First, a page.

Shoaib Mansoor does a creditable job in direction. The depiction of the protagonist family, the village in Afghanistan, the transition of Sarmad where he is sandwiched in the thought processes of Mansoor and the radical Maulana and the nuances and the layers in the Pakistani society has been done very well. There are some glitches like why Mary/Maryam did not send the letter to UK earlier which she sends later in the movie? Or why the family was not finding out about their younger son while he was away in Afghanistan? Or why the elder brother did not intimate his family about his sudden marriage in US? Or how the judges or the lawyers in a Muslim country are not aware about the Islamic rights of the girl in a marriage?
There are no song-only-parts as it typically happens in the movies from the subcontinent. The songs go on in the background wherever appropriate and that keeps the things on track.
The movie was missing a balancing part on religious scholarship until Maulana Wali comes into the picture later in the movie. Up to this point the discussion between what is allowed in religion and what is not was happening between a radical Maulana and novices. Naseeruddin Shah, playing Maulana Wali, as expected gives a superb performance Ã¢â‚¬â€œ arguably the best one in the movie. It is a short cameo but is one of the most important. He is a well known Maulana in Lahore who is invited by the court to give his opinion on religious matters. The director does a good job in bringing in serenity in the environment of Maulana’s house. When Mariam sits in his drawing hall a gramophone is playing a record which is perhaps Sehgal’s voice.
The best dialogues in the movie have been written for Maulana Wali and Naseeruddin Shah delivers them as good they could be. On Mariam taunting him that it does not matter whether he does his namaz before or after as it is just an exercise, he is amused and politely replies ‘meri ibaadat ko exercise kahne wali ya to bahut pahunchi hui hai ya bahut dukhi hai‘ (The one who describes my worship as exercise is either spiritually very elevated or is very sad). In the court he continues ‘deen me dadhi hai, dadhi me deen nahi‘ (In religion there is beard, not religion is in beard) or ‘haraam ki kamai jeb me rakhkar, halal ghosht ki dukaan dhoondhte hain‘ (People look for Halal meat shops with inappropriate earnings in their pocket.). On matters of dress he says ‘Kaheen aisa to nahi ki ham Abu Jahal bane rahe hain. Kyonki dadhi to Abu Jahal ke bhi thi or holiya bhi wohi tha‘ (Is it that we are making Abu Jahals, because even he had a beard and even his appearance was similar). And it continues.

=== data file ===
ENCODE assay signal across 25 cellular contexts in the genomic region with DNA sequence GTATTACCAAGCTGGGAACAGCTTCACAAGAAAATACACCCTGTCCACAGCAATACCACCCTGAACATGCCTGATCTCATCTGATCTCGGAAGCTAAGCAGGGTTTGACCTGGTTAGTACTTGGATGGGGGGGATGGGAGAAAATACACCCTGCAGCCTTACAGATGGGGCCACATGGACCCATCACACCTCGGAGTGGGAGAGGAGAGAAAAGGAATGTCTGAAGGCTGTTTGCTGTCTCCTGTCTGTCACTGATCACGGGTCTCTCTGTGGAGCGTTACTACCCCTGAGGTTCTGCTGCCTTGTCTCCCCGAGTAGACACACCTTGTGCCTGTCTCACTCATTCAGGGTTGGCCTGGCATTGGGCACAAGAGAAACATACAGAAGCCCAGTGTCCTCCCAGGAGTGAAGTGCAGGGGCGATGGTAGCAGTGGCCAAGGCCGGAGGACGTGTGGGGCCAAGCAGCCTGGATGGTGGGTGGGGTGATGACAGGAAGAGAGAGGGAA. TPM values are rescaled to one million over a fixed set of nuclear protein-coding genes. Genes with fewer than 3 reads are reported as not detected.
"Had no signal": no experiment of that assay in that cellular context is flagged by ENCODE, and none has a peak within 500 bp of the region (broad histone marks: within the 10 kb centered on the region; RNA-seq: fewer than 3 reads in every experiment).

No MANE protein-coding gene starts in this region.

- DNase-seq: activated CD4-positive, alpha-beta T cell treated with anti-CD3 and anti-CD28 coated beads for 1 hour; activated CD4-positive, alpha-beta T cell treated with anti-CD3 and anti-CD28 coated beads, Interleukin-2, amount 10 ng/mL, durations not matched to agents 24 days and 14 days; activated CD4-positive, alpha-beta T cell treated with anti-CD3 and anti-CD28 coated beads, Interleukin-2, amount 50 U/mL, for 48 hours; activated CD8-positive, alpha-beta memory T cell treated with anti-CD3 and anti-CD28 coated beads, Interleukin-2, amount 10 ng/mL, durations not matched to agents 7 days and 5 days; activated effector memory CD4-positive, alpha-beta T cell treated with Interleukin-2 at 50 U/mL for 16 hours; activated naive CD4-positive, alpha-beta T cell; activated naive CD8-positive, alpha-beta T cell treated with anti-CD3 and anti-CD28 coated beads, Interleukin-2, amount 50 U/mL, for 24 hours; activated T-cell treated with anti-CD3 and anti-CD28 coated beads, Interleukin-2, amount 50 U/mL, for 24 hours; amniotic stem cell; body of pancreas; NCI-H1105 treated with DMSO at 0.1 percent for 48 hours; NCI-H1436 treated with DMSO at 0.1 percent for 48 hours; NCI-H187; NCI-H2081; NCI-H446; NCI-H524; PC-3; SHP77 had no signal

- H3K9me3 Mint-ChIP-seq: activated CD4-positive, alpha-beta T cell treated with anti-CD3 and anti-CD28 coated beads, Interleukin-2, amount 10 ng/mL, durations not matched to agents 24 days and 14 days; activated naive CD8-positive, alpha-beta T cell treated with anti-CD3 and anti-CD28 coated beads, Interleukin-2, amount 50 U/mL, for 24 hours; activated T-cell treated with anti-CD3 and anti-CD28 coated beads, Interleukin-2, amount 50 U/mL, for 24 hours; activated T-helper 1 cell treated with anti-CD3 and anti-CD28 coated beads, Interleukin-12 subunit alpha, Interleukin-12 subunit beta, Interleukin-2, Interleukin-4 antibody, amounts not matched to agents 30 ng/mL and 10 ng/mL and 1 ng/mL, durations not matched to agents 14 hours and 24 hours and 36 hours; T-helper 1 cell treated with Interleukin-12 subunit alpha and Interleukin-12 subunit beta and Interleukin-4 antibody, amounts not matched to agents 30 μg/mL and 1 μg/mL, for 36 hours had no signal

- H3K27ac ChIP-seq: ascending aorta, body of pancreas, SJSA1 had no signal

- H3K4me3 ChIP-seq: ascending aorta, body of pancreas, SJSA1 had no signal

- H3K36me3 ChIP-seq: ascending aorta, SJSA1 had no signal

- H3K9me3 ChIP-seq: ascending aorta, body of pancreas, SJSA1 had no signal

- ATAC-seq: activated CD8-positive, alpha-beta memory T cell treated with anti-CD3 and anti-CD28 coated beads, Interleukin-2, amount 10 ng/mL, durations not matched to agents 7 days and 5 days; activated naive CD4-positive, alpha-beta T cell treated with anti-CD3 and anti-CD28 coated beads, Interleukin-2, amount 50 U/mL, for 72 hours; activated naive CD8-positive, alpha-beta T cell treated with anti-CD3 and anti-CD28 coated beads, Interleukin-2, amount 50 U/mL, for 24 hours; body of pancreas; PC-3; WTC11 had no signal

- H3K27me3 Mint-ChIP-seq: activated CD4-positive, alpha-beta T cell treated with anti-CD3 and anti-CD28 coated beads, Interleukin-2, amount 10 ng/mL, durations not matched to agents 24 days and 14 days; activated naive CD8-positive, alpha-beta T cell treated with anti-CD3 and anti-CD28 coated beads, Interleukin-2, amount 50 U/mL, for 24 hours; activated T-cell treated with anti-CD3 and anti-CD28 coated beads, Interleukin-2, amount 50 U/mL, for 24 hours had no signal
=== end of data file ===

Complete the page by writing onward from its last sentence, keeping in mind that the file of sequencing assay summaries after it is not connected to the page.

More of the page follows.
Maulana Wali tries to tackle the issue of music in Islam and I think that here the dialogues missed on the issue. He mentions about Hazrat Dawud and how he had knowledge of ragas and had the most mellifluous voice. The critics on the other side do not question the vocal part as such as they will approve the naats, qasidas or nasheeds. They have issues basically with the musical instruments and this is where the things could have been touched upon more. Also the traditional criticism of music is more nuanced than the one depicted by the radical Maulana as a blanket ban or by the director as absolute approval. But then it perhaps does a better job in going deeper than Junoon star Salman Ahmad’s documentary ‘The Rockstar and the Mullahs‘.
Overall itÃ¢â‚¬â„¢s a good movie. It ends positively in various ways and has been handled by the director quite well. The last scene has Sarmad (who is back into tradition) and Shershah (representing the radical Maulana) competing for the Azaan. The competition for the mike for who speaks for Islam has been shown to begun!